Here is Caroline Crampton’s Guardian review:
he bubbling call of the curlew, heard across the fields at dusk, has long been a vital part of a traditional English landscape. Poets from WB Yeats to Dylan Thomas have immortalised this greyish brown wading bird in verse. Once a common sight across the UK and Ireland, the native nesting bird is now under threat from intensive agricultural practices and the loss of its habitat. In England and Scotland, the number of breeding pairs has declined by 60% in the last 20 years.
Mary Colwell, a natural history producer and ardent curlew fan, decided in 2016 to walk 500 miles from the west of Ireland to the east coast of England to raise awareness of the bird’s plight. This “Curlew Walk”, as she calls it, forms the spine of her book’s narrative. Along the way, she visits nesting grounds and joins eager birdwatchers in the field. There is something of the pilgrimage to her efforts: she writes that spending time watching curlews is “an inner experience, at the level of the soul, where the ordinary and everyday become extraordinary”.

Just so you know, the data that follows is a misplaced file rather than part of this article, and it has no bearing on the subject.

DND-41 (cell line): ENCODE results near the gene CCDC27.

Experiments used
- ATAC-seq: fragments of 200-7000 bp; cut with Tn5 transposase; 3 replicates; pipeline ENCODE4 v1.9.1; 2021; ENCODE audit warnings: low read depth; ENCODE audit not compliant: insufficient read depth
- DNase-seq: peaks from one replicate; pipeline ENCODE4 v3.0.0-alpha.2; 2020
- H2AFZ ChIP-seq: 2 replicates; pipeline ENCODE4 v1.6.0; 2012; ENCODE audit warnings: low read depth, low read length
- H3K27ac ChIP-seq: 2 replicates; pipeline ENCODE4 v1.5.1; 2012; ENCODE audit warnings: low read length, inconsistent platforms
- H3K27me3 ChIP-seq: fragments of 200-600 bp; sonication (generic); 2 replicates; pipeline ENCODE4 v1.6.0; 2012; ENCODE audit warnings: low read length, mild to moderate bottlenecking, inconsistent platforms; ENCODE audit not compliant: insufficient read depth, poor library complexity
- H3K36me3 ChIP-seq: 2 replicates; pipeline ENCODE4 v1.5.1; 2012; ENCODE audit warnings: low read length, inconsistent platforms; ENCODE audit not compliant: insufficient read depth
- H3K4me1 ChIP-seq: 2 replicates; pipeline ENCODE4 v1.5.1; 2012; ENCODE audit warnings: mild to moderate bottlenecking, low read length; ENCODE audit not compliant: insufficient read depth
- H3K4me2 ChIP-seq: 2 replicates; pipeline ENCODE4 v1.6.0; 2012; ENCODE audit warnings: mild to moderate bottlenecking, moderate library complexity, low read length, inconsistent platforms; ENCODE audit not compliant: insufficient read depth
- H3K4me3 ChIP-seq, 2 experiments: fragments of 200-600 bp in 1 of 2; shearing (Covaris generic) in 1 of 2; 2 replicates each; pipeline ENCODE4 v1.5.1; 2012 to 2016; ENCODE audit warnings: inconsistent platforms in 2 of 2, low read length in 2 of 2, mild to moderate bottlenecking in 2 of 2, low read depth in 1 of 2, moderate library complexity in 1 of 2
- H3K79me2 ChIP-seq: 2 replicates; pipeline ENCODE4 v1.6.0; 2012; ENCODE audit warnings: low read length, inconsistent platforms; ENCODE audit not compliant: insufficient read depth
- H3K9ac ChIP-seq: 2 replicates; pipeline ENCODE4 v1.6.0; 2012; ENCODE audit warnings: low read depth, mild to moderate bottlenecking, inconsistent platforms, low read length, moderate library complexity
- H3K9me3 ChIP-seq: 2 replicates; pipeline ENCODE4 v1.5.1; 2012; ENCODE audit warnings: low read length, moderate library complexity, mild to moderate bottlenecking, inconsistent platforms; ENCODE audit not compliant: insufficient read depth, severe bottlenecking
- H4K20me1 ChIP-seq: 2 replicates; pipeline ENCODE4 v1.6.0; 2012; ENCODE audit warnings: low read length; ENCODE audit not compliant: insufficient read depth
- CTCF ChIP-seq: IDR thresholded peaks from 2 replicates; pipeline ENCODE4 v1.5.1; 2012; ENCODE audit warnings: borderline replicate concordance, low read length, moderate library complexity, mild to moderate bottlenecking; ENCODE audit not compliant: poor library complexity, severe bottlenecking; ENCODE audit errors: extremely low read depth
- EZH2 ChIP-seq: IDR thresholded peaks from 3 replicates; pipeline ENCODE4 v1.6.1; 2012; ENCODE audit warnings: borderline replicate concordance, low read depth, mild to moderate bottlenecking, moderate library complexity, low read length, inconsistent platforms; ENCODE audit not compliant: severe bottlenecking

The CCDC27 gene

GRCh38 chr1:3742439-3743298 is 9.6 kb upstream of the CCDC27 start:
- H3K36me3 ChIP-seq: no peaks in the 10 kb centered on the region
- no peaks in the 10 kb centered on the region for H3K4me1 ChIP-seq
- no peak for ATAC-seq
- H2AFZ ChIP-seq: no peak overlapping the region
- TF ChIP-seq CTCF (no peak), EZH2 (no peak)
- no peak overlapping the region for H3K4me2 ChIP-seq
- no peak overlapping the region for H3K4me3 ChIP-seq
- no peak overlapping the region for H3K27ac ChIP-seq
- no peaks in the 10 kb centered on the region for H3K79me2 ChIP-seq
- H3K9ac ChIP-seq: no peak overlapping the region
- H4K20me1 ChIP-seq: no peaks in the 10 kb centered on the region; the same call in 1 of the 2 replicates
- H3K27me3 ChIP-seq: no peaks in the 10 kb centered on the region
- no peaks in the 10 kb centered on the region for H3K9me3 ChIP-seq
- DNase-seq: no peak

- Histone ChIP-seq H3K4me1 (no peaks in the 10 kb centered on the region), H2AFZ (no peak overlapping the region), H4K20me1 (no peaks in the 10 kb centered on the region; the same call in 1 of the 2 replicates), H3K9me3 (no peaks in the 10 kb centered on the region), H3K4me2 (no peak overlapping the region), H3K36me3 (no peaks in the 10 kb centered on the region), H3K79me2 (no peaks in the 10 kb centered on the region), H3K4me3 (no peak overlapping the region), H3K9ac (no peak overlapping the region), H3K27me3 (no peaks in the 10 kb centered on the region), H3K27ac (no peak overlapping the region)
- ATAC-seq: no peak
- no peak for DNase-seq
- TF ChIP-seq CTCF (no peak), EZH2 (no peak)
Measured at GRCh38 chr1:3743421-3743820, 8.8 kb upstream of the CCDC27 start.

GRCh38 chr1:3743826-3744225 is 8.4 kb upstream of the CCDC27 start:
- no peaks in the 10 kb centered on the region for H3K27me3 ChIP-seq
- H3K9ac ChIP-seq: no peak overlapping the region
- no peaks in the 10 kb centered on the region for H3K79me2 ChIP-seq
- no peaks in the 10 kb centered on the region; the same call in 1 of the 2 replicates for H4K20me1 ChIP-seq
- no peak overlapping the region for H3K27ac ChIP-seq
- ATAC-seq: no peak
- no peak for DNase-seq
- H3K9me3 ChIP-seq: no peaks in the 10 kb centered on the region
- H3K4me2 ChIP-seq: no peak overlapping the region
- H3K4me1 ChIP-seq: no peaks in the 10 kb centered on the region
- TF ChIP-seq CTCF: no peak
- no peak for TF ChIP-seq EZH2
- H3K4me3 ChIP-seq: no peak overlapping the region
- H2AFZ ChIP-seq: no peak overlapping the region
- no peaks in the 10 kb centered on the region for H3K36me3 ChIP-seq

In attempting to express the wonder she experiences when observing the birds, Colwell relies on poetic quotations and excessive praise of the conservationists, or “wildlife stars”, she meets along the way. The actual details of her walk are mostly omitted – there is no map of her route included, nor much description of the paths or the weather – in favour of tangential historical points and accounts of her meetings with fellow curlew enthusiasts.
The book comes alive at moments where the competing demands of rare species and landowners complicate the conventional “good versus evil” conservation narrative. Colwell’s account of Britain’s grouse moors is particularly intriguing: many bird devotees would instinctively deplore shooting as a sport, but big estates that are used for this purpose rather than farming often provide a haven for endangered wildlife. To save the curlew from extinction, its admirers might have to form some unlikely alliances.